Italians can now report fake news to the police. Here's why that's problematic.

In an effort to address fake news ahead of this year’s elections, the Italian government has created an online portal where people can report hoaxes.

The portal, which Interior Minister Marco Minniti announced Thursday, prompts users to supply their email address, a link to the misinformation they’re reporting and any social networks they found it on.

Then the requests are ferried to authorities at the Polizia Postale, a unit of the state police that investigates cyber crime, who will fact-check them and — if laws were broken — pursue legal action. In cases where no laws were broken, the service will still draw upon official sources to deny false or misleading information.

The example Minniti provided Thursday came from last month, when former United States Vice President Joe Biden said Russia influenced Italy’s constitutional referendum in December 2016 — a claim that would have been denied by pointing to intelligence officials’ testimony to Parliament.

The announcement comes amid something of a national frenzy — especially animated by the ruling Democratic Party — over the potential impact of fake news on the general election in March. It also came as a surprise to fact-checkers like Giovanni Zagni, who read about it in newspapers like la Repubblica.

“This project leaves me with a lot of questions and raises a lot of issues,” the Pagella Politica director told Poynter in an email (International Fact-Checking Network Director Alexios Mantzarlis co-founded the outlet). “The Polizia Postale is promising to act in a very sensitive field, bordering censorship and the laws protecting the freedom of the press.”

While he said the effort is laudable, a key concern to Zagni is the fact that the Postale doesn’t define “fake news” anywhere; the official press release opaquely refers to “false and tendentious news.” Spreading that kind of content could be against the law if it “could disturb the public order,” he said, which grants the police a lot of power in deciding what kind of information is suitable online.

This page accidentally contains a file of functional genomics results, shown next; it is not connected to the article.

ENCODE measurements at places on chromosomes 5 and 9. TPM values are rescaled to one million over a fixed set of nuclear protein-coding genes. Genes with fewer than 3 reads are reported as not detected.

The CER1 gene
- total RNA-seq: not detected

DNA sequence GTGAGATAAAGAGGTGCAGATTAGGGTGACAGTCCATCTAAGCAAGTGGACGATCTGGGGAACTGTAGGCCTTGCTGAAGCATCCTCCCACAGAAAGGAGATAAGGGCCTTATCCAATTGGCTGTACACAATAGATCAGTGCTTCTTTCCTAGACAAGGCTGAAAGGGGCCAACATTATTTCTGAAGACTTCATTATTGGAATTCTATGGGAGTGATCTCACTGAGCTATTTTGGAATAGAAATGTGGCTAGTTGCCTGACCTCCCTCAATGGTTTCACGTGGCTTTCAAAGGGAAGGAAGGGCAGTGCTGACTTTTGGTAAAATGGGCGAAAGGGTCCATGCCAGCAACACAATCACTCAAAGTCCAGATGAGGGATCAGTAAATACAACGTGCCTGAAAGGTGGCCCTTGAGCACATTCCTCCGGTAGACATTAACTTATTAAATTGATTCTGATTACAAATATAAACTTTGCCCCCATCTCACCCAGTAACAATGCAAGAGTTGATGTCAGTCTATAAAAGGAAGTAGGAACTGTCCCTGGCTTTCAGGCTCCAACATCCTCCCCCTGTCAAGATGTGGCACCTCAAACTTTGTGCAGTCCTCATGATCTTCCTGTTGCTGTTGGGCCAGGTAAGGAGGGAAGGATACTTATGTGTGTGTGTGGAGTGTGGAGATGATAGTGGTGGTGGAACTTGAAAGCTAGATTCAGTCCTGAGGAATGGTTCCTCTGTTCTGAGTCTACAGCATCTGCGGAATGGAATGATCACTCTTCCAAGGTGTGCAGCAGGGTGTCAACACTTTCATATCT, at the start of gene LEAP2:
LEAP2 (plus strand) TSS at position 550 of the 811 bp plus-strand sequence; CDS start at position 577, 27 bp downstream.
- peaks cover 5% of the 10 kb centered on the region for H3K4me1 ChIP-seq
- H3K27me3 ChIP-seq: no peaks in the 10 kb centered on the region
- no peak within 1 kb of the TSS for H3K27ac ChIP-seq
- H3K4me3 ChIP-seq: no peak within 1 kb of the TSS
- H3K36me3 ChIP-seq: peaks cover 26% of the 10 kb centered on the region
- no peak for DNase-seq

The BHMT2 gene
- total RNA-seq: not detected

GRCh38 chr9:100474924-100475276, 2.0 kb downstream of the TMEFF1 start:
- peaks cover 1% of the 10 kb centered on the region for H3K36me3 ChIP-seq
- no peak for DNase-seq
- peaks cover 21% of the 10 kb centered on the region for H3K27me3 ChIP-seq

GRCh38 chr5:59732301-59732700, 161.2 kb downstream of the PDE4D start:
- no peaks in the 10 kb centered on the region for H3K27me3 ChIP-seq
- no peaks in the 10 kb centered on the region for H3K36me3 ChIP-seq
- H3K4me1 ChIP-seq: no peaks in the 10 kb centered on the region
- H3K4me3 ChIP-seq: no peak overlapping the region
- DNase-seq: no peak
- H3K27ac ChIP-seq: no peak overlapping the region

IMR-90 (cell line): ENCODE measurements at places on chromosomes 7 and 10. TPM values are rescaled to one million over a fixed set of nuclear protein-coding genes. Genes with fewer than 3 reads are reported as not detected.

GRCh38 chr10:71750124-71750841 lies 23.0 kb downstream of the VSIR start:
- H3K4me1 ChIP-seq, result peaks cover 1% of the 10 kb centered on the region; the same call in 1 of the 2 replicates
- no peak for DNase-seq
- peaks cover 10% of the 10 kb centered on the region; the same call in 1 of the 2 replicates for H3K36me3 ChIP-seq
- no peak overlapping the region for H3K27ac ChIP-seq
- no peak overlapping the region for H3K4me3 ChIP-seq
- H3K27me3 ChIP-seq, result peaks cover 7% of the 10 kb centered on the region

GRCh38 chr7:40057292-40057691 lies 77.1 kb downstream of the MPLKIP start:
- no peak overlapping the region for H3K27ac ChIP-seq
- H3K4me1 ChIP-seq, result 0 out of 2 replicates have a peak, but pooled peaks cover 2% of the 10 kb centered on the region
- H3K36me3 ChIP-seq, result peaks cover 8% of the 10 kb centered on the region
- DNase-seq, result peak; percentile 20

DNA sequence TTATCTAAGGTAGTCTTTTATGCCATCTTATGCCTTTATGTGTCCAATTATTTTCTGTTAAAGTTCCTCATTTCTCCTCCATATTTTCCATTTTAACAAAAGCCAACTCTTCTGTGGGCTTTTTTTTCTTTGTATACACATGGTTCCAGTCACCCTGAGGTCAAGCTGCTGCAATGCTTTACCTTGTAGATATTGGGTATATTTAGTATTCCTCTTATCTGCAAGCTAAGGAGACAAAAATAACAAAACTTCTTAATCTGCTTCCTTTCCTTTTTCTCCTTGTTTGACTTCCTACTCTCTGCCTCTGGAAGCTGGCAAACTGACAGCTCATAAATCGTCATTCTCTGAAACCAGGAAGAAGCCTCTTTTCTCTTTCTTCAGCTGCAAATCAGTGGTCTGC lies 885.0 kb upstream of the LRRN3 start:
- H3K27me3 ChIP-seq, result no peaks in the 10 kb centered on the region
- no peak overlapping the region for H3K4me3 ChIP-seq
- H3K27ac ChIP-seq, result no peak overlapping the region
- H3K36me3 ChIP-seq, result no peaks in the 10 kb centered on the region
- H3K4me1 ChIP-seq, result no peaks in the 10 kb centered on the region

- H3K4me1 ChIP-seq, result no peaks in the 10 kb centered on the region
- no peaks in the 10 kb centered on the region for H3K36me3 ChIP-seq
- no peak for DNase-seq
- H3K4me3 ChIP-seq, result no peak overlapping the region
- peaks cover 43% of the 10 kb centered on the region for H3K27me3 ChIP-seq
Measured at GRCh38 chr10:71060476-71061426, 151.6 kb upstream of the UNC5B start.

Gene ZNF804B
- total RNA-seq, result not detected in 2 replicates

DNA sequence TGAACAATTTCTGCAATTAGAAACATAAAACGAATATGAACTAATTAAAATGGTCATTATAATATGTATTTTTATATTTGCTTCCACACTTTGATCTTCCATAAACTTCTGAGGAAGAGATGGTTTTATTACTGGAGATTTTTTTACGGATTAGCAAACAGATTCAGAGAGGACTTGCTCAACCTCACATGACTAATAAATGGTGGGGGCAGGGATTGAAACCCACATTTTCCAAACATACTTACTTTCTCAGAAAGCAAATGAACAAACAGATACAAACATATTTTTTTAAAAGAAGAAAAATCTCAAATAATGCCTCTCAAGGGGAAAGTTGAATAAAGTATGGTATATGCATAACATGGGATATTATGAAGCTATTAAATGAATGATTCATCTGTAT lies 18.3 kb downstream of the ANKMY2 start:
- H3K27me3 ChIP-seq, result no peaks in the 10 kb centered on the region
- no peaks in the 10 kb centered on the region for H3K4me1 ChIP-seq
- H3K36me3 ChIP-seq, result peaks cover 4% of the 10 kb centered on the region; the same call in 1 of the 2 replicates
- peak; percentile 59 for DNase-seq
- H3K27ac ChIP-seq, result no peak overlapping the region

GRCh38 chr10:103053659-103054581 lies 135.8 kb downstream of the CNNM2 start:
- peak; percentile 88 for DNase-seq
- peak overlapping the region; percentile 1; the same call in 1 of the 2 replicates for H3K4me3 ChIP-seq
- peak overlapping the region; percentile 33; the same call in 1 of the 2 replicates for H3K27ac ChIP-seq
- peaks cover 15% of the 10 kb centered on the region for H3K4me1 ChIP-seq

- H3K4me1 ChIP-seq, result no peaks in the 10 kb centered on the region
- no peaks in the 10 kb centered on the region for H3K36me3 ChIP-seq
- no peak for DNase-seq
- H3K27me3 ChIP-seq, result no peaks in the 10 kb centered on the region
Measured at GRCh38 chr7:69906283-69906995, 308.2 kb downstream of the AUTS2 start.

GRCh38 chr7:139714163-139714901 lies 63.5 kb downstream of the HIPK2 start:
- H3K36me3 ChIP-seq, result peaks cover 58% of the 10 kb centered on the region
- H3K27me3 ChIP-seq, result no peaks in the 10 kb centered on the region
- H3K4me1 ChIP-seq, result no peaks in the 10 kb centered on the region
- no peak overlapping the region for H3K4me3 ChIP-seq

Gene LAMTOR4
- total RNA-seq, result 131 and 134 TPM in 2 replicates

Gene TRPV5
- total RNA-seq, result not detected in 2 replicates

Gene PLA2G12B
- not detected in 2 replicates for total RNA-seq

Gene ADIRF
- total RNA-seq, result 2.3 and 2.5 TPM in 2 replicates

“This is a very thin line to walk: being a crime, the people responsible for it can face up to three months of jail,” he said. “Are they going to look for the ones that spread fake news? And what if they are major newspapers and not only obscure Facebook pages?”

“Are they turning policemen into fact-checkers?”

Fabio Chiusi, a journalist and senior researcher at the Punto Zero Project, echoed Zagni’s concerns. He told Poynter in an email that while fabricated information is a valid concern for any government, crafting hasty solutions isn’t a good answer.

In fact, that makes the problem worse, he said.

“Whenever the police is given the task of dealing with the truth and falsehood of news and political content, yes, those who care about democracy should be worried — not feel protected,” Chiusi said. “Citizens in healthy democracies don’t need to be protected from falsehood of this sort: they should be able to freely exercise their judgment, with no interference from state authorities — especially the police.”

Arianna Ciccone, founder of the International Journalism Festival, agreed. She told Poynter in an email that the initiative — which Chiusi said doesn’t offer a counter-measure for those who might be falsely accused — opens up the possibility of future infringements of free speech by the government, as well as a potential cooling effect on the press.

In short: If journalists are too afraid that making a mistake will result in legal intervention, what will go uncovered?

“Fortunately there is no crime in Italy of ‘fake news,’ and if you take a crime like defamation, it must be the courts to establish it, not the police,” she said. “And the fight against false information through correct information (as provided for by this initiative) should in no way be the prerogative of the police. It opens the way to many other possibilities and initiatives by accepting, with this first step, the idea of ​​a state-determined truth.”

It’s impossible to remove the political backdrop from the Interior Ministry’s latest effort. Several Italian journalists and experts — including Ciccone and Zagni — have told Poynter that it’s still unclear whether or not fake news is having any real effect on voters ahead of the general election. The issue has been particularly politicized by the ruling party, and while hyperpartisan news and online hoaxes can reach large audiences, to what extent the government or civil society organizations need to intervene is less clear.

The Interior Ministry’s effort is clearly half-baked, Chiusi said. If the Italian government really wanted to know what’s going on with fake news, he said they should invest in more research and insight on the issue.

“In a healthy democracy, and according to logic and common sense, one tries to get a diagnosis of the severity of her or his condition before assuming a medication,” he said. “Here it is served beforehand instead, without really knowing the extent of the fake news disease — admitted there is one that needs curing.”

At its core, Ciccone said the problem with having police fact-check potential falsities is ceding journalistic responsibility to the government.

“It is not the job of the state to establish the truth,” she said. “That they do in authoritarian regimes.”

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